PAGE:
Criminals may pretend to be responding to your ’request for help’ from a company while also offering more help. They pick companies that millions of people use such as a software company or bank.  If you don’t use the product or service, you will ignore the email, phone call, or message, but if you do happen to use the service, there is a good chance you will respond because you probably do want help with a problem.

For example, even though you know you didn’t originally ask a question you probably a problem with your computer’s operating system and you seize on this opportunity to get it fixed. For free! The moment you respond you have bought the crook’s story, given them your trust and opened yourself up for exploitation.

The representative, who is actually a criminal, will need to ’authenticate you’, have you log into ’their system’ or, have you log into your computer and either give them remote access to your computer so they can ’fix’ it for you, or tell you the commands so you can fix it yourself with their help–where some of the commands they tell you to enter will open a way for the criminal to get back into your computer later.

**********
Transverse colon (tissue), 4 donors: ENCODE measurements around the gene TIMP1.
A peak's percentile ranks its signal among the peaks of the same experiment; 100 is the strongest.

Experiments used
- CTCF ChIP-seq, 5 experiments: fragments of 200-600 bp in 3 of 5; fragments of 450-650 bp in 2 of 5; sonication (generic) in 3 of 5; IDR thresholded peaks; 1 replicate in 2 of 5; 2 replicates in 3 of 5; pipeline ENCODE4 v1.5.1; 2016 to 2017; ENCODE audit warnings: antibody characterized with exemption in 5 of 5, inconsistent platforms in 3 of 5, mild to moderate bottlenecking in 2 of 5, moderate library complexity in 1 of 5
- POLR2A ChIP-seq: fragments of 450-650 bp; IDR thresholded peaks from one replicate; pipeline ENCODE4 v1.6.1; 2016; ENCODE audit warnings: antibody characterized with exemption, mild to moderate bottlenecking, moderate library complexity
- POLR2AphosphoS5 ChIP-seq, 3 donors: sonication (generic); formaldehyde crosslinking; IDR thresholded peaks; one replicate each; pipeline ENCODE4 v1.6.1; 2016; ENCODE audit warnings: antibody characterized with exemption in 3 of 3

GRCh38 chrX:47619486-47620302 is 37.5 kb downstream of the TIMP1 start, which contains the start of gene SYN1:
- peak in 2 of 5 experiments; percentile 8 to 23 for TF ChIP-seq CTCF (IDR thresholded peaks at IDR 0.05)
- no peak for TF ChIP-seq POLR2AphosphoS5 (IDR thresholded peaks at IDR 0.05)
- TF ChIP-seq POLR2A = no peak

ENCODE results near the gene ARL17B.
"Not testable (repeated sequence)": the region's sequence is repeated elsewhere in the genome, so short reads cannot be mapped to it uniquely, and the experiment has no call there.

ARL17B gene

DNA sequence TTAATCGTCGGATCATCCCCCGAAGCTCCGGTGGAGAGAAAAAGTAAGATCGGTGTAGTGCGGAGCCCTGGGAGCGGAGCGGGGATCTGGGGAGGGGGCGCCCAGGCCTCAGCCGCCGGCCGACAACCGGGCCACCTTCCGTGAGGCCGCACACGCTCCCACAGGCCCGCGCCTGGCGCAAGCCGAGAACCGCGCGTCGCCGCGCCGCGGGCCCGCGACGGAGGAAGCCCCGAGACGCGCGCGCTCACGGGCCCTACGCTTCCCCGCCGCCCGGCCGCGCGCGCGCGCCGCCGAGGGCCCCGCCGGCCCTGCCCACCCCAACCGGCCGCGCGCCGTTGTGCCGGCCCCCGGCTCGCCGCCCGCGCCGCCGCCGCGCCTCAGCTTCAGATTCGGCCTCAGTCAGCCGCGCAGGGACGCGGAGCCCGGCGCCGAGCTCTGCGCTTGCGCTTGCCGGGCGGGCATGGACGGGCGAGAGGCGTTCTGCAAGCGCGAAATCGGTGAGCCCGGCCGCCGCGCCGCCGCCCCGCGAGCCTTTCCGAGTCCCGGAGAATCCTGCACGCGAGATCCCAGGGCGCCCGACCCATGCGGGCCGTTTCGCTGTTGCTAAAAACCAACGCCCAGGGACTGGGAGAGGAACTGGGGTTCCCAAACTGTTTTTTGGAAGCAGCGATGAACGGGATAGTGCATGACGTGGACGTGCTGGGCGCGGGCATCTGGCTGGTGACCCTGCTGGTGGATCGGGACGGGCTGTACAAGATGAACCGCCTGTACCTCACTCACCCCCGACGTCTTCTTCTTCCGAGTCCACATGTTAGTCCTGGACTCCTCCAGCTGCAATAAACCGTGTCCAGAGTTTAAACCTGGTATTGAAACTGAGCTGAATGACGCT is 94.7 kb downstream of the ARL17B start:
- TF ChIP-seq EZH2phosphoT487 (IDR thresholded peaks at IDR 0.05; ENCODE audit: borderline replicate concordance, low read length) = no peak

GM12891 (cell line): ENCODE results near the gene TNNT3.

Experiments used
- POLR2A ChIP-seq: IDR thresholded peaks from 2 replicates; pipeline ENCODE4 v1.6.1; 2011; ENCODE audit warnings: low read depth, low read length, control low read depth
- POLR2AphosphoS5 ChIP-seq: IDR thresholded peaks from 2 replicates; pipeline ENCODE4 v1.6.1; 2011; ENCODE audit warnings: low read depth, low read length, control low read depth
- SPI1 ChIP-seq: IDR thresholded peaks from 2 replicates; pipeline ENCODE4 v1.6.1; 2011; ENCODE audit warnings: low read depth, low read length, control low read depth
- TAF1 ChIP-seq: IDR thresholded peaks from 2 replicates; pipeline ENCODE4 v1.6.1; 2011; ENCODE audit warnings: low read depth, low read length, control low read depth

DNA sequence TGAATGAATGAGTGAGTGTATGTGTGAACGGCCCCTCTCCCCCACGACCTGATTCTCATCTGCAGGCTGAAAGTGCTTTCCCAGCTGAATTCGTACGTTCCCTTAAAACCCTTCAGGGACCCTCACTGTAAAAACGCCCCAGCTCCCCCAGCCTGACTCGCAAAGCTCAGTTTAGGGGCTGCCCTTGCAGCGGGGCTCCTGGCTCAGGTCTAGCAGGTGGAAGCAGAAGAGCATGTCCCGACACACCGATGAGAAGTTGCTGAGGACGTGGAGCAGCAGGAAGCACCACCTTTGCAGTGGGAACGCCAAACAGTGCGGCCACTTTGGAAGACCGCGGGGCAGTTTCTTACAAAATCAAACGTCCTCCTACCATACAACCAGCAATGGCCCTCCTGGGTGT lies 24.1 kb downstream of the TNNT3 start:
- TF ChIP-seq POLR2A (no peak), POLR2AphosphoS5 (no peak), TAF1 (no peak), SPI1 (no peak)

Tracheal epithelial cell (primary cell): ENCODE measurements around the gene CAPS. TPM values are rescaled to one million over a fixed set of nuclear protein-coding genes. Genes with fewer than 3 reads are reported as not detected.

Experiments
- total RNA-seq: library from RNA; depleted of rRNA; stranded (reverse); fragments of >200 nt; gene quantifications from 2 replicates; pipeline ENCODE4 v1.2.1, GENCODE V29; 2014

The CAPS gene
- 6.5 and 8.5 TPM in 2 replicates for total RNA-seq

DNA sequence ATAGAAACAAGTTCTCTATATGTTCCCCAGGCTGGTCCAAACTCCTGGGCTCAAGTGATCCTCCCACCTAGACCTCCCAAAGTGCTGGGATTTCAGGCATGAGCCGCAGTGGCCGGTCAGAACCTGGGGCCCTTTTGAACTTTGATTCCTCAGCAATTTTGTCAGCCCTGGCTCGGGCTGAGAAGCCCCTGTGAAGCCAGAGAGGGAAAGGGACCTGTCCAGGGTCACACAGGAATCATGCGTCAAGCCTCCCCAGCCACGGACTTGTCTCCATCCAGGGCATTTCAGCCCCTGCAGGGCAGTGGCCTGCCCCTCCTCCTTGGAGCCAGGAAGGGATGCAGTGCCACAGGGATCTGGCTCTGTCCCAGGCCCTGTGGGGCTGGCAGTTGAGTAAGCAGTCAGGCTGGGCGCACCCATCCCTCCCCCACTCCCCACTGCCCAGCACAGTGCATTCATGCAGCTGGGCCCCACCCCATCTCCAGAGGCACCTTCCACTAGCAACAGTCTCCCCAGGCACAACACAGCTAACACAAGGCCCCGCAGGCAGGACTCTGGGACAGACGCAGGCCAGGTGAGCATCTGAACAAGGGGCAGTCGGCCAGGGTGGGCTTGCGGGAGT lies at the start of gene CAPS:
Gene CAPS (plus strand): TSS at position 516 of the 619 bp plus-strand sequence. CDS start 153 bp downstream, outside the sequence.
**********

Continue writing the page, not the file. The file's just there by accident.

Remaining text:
Creating distrust

Some social engineering, is all about creating distrust, or starting conflicts; these are often carried out by people you know and who are angry with you, but it is also done by nasty people just trying to wreak havoc, people who want to first create distrust in your mind about others so they can then step in as a hero and gain your trust, or by extortionists who want to manipulate information and then threaten you with disclosure.

This form of social engineering often begins by gaining access to an email account or another communication account on an IM client, social network, chat, forum, etc. They accomplish this either by hacking, social engineering, or simply guessing really weak passwords.

  • The malicious person may then alter sensitive or private communications (including images and audio) using basic editing techniques and forwards these to other people to create drama, distrust, embarrassment, etc.  They may make it look like it was accidentally sent, or appear like they are letting you know what is ’really’ going on.
  • Alternatively, they may use the altered material to extort money either from the person they hacked or from the supposed recipient.

There are literally thousands of variations to social engineering attacks. The only limit to the number of ways they can socially engineer users through this kind of exploit is the criminal’s imagination.  And you may experience multiple forms of exploits in a single attack.  Then the criminal is likely to sell your information to others so they too can run their exploits against you, your friends, your friends’ friends, and so on as criminals leverage people’s misplaced trust.

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Created by Fotios Liatsis on 2021/01/17 21:15